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Atlanta Race Riot of 1906
During the Atlanta race riot that occurred September 22-24, 1906, white mobs killed dozens of blacks, wounded scores of others, and inflicted considerable property damage. Local newspaper reports of alleged assaults by black males on white females were the catalyst for the riot, but a number of underlying causes lay behind the outbreak of the mob violence.
Century-Old Race Riot Still Resonates in Atlanta
On a warm and sultry Saturday, on Sept. 22, 1906, thousands of whites in Atlanta joined together in the downtown area and began attacking and killing blacks in the city. The violence continued for four days. By the official count, 12 blacks and two whites were killed.
The Chicago Race Riot of 1919
On July 27, 1919, an African-American teenager drowned in Lake Michigan after violating the unofficial segregation of Chicago’s beaches and being stoned by a group of white youths. His death, and the police’s refusal to arrest the white man whom eyewitnesses identified as causing it, sparked a week of rioting between gangs of black and white Chicagoans.
Chicago 1919: A racial tinderbox
Almost a century ago, the poet Carl Sandburg, who doubled as a Chicago newsman, searched for the underlying cause of a bloody race riot. In the wake of the current violence in Ferguson, Mo., his essential conclusion is worth reconsidering: The slums take their revenge.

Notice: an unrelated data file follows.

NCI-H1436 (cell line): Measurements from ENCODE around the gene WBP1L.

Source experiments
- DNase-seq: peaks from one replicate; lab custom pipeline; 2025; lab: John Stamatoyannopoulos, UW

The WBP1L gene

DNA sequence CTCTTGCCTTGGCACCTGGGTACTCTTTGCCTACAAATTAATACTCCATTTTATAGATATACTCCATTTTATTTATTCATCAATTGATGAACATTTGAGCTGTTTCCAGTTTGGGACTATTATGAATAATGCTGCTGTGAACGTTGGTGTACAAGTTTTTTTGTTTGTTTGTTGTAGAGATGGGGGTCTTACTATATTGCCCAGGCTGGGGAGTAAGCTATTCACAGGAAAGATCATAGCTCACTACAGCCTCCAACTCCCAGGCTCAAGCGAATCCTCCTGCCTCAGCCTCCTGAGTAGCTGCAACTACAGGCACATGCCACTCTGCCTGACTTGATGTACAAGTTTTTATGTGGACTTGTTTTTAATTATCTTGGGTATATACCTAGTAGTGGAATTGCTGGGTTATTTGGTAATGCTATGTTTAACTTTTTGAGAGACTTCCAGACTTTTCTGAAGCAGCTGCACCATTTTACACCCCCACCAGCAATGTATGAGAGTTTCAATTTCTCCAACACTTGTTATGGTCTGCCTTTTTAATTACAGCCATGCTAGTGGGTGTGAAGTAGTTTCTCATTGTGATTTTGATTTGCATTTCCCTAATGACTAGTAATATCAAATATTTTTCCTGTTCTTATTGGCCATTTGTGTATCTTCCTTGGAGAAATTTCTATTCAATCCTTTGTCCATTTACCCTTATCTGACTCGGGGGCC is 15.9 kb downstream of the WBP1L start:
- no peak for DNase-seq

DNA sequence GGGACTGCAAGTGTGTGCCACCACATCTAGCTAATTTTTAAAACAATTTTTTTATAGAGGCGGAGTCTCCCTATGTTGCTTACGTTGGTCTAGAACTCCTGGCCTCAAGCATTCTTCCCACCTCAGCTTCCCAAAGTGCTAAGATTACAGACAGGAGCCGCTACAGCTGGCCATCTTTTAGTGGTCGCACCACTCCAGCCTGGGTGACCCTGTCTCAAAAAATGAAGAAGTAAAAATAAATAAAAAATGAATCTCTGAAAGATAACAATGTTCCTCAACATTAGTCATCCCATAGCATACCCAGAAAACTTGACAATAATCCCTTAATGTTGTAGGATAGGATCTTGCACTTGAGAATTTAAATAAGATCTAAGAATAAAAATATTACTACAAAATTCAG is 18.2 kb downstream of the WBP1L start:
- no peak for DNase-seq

Race Riot Of 1943
Like the successive rebellion that would erupt 24 years later, the Detroit Race Riot of 1943 was deeply rooted in racism, poor living conditions and unequal access to goods and services.
The 1943 Detroit race riots
Even as World War II was transforming Detroit into the Arsenal of Democracy, cultural and social upheavals brought about by the need for workers to man the bustling factories threatened to turn the city into a domestic battleground.
Detroit Race Riots Began On This Day In 1943
In Detroit a race-fueled riot that lasted for days, left dozens dead and countless others injured. Of the persons killed, 25 were African American and 17 of that group were struck down by police officers.
50 Years After Watts: The Causes of a Riot
It was Aug. 11, 1965, that Los Angeles police officer Lee Minikus tried to arrest Marquette Frye for driving drunk in the city’s Watts neighborhood—an event that led to one of the most infamous race riots in American history. By the time the week was over, nearly three dozen people were dead.
Watts - Riot or Revolt?
This December 1965 CBS News documentary looks back several months to the Watts Riots, tracing the events of August 11-17, 1965, and searching for reasons behind the violence and destruction that resulted in 34 deaths, over 1,000 injuries, over 3,000 arrests, and the participation of over 4,000 California National Guardsmen.
40th Anniversary of the Watts Riot
Series of NPR pieces looking back at the Watts Riot.
Los Angeles (1992)
The Los Angeles Riots, 25 Years On
Collection of podcasts/articles from NPR looking back on the Los Angeles Riots of 1992.
The L.A. Riots: 25 years later
On the afternoon of April 29, 1992, a jury in Ventura County acquitted four LAPD officers of beating Rodney G. King. The incident, caught on amateur videotape, had sparked national debate about police brutality and racial injustice. The verdict stunned Los Angeles, where angry crowds gathered on street corners across the city. The flash point was a single intersection in South L.A., but it was a scene eerily repeated in many parts of the city in the hours that followed.
7 key moments from 1992 LA riots
Here's a look back at seven key moments from the 1992 Los Angeles riots, when Angelenos saw protesters take to the streets in anger over the verdict in the Rodney King beating trial.